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BioEnergy Research

, Volume 7, Issue 2, pp 528–539 | Cite as

Multilocation Corn Stover Harvest Effects on Crop Yields and Nutrient Removal

  • Douglas L. KarlenEmail author
  • Stuart J. Birrell
  • Jane M. F. Johnson
  • Shannon L. Osborne
  • Thomas E. Schumacher
  • Gary E. Varvel
  • Richard B. Ferguson
  • Jeff M. Novak
  • James R. Fredrick
  • John M. Baker
  • John A. Lamb
  • Paul R. Adler
  • Greg W. Roth
  • Emerson D. Nafziger
Article

Abstract

Corn (Zea mays L.) stover was identified as an important feedstock for cellulosic bioenergy production because of the extensive area upon which the crop is already grown. This report summarizes 239 site-years of field research examining effects of zero, moderate, and high stover removal rates at 36 sites in seven different states. Grain and stover yields from all sites as well as N, P, and K removal from 28 sites are summarized for nine longitude and six latitude bands, two tillage practices (conventional vs no tillage), two stover-harvest methods (machine vs calculated), and two crop rotations {continuous corn (maize) vs corn/soybean [Glycine max (L.) Merr.]}. Mean grain yields ranged from 5.0 to 12.0 Mg ha−1 (80 to 192 bu ac−1). Harvesting an average of 3.9 or 7.2 Mg ha−1 (1.7 or 3.2 tons ac−1) of the corn stover resulted in a slight increase in grain yield at 57 and 51 % of the sites, respectively. Average no-till grain yields were significantly lower than with conventional tillage when stover was not harvested, but not when it was collected. Plant samples collected between physiological maturity and combine harvest showed that compared to not harvesting stover, N, P, and K removal was increased by 24, 2.7, and 31 kg ha−1, respectively, with moderate (3.9 Mg ha−1) harvest and by 47, 5.5, and 62 kg ha−1, respectively, with high (7.2 Mg ha−1) removal. This data will be useful for verifying simulation models and available corn stover feedstock projections, but is too variable for planning site-specific stover harvest.

Keywords

Bioenergy Sustainable feedstock production Nutrient removal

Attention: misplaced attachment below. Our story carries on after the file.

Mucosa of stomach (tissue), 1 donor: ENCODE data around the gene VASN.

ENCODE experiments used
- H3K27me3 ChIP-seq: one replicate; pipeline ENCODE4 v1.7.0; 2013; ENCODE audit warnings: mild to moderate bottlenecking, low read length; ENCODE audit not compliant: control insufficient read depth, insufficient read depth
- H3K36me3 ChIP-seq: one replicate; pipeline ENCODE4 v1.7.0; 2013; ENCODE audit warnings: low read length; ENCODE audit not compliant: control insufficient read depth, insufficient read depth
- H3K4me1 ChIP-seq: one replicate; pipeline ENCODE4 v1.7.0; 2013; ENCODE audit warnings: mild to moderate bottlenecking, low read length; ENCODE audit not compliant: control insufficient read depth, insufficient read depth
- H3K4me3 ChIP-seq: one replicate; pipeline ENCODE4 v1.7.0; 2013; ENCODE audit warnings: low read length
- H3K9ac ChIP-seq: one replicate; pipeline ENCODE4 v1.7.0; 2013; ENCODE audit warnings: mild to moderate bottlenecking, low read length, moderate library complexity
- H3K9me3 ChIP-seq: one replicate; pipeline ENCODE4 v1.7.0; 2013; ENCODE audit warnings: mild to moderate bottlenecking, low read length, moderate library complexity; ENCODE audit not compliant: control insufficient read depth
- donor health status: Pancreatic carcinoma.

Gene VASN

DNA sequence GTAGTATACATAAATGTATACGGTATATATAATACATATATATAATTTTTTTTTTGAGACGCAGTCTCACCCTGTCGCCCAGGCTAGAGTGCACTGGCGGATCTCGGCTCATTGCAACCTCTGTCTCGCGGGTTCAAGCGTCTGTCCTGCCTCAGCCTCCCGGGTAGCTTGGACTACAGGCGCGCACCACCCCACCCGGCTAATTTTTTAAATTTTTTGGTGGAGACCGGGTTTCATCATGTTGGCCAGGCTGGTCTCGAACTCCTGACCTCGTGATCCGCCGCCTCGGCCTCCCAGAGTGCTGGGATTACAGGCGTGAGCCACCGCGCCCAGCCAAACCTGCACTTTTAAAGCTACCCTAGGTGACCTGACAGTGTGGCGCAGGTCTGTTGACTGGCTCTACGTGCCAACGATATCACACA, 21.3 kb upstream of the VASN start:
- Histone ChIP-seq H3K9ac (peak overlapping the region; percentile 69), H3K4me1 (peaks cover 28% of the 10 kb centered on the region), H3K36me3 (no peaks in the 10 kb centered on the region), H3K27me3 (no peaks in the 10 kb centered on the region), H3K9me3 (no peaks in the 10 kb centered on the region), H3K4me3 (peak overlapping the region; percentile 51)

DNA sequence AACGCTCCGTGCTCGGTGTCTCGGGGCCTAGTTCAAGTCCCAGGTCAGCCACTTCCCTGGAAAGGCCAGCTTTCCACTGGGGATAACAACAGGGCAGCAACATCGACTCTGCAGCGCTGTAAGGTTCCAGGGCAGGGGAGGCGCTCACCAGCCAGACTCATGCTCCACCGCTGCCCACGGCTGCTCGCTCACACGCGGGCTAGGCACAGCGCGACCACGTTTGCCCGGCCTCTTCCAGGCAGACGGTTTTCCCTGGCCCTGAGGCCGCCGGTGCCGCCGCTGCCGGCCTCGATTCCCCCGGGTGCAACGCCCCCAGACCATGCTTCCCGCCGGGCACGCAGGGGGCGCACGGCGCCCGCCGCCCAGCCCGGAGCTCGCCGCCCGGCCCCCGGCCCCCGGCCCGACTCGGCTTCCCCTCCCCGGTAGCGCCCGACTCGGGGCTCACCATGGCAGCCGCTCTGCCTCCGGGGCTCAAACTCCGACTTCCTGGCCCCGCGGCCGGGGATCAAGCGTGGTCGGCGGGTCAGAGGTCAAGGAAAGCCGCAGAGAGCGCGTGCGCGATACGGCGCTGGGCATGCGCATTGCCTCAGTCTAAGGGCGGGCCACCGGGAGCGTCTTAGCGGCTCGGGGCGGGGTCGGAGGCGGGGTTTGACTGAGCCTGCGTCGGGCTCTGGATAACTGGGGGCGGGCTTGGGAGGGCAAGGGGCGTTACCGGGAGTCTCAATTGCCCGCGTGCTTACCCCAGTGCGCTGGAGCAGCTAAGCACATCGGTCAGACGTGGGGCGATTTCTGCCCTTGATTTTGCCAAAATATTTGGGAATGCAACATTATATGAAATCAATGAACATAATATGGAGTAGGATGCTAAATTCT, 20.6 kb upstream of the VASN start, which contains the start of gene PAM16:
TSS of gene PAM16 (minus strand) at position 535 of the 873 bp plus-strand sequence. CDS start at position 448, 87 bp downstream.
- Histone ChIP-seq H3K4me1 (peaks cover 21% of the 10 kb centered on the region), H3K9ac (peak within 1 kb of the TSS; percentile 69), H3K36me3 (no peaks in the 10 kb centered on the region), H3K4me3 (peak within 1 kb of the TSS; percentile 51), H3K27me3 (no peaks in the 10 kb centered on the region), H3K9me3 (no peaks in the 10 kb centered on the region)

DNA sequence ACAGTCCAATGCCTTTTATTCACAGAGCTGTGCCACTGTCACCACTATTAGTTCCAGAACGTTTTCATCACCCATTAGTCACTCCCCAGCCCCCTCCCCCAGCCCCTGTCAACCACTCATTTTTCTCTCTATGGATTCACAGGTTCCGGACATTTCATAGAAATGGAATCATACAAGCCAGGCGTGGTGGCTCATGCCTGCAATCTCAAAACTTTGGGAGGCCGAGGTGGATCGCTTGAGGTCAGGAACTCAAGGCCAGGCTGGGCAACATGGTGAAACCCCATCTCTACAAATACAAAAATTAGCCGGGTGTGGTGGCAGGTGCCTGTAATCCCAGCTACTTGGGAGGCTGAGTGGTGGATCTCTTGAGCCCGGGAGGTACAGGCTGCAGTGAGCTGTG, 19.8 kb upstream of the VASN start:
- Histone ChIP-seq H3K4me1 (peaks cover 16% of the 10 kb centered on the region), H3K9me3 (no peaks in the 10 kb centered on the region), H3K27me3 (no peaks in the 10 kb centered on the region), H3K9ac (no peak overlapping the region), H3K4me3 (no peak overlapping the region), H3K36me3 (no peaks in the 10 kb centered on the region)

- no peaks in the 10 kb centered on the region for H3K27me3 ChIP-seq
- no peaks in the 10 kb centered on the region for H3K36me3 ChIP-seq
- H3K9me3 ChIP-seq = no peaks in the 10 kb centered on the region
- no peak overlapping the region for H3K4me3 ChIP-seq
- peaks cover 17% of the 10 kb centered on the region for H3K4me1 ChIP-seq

Notes

Acknowledgement

The U.S. Department of Agriculture offers its programs to all eligible persons regardless of race, color, age, sex, or national origin and is an equal-opportunity employer. This research was funded by the USDA-Agricultural Research Service as part of the USDA-ARS Resilient Economic Agricultural Practices (REAP) project with additional funds from the North Central Regional Sun Grant Center at South Dakota State University through a grant provided by the U.S. Department of Energy (DOE)—Office of Biomass Programs [now known as the Bioenergy Technology Office (BETO)] under award number DE-FC36-05GO85041.

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Copyright information

© Springer Science+Business Media New York (outside the USA) 2014

Authors and Affiliations

  • Douglas L. Karlen
    • 1
    Email author
  • Stuart J. Birrell
    • 2
  • Jane M. F. Johnson
    • 3
  • Shannon L. Osborne
    • 4
  • Thomas E. Schumacher
    • 5
  • Gary E. Varvel
    • 6
  • Richard B. Ferguson
    • 7
  • Jeff M. Novak
    • 8
  • James R. Fredrick
    • 9
  • John M. Baker
    • 10
  • John A. Lamb
    • 11
  • Paul R. Adler
    • 12
  • Greg W. Roth
    • 13
  • Emerson D. Nafziger
    • 14
  1. 1.USDA-Agricultural Research Service (ARS) National Laboratory for Agriculture and the Environment (NLAE)AmesUSA
  2. 2.Department of Agricultural and Biosystems EngineeringIowa State UniversityAmesUSA
  3. 3.USDA-ARS-North Central Soil Conservation Research Laboratory (NCSCRL)MorrisUSA
  4. 4.USDA-ARS-North Central Agricultural Research Laboratory (NCARL)BrookingsUSA
  5. 5.Plant Science DepartmentSouth Dakota State UniversityBrookingsUSA
  6. 6.USDA-ARS-Agroecosystem Management Research Unit (AMRU)LincolnUSA
  7. 7.Department of AgronomyUniversity of Nebraska–LincolnLincolnUSA
  8. 8.USDA-ARS-Costal Plains Soil, Water, & Plant Research Center (CPSWPRC)FlorenceUSA
  9. 9.Clemson University Pee Dee Research & Education Center (PDREC)FlorenceUSA
  10. 10.USDA-ARS, Soil and Water Management Research UnitSt. PaulUSA
  11. 11.Department of Soil, Water and ClimateUniversity of MinnesotaSt. PaulUSA
  12. 12.USDA-ARS-Pasture Systems & Watershed Management Research Unit (PSWMRU)University ParkUSA
  13. 13.Department of Plant SciencePennsylvania State UniversityUniversity ParkUSA
  14. 14.Crop Science DepartmentUniversity of IllinoisUrbanaUSA

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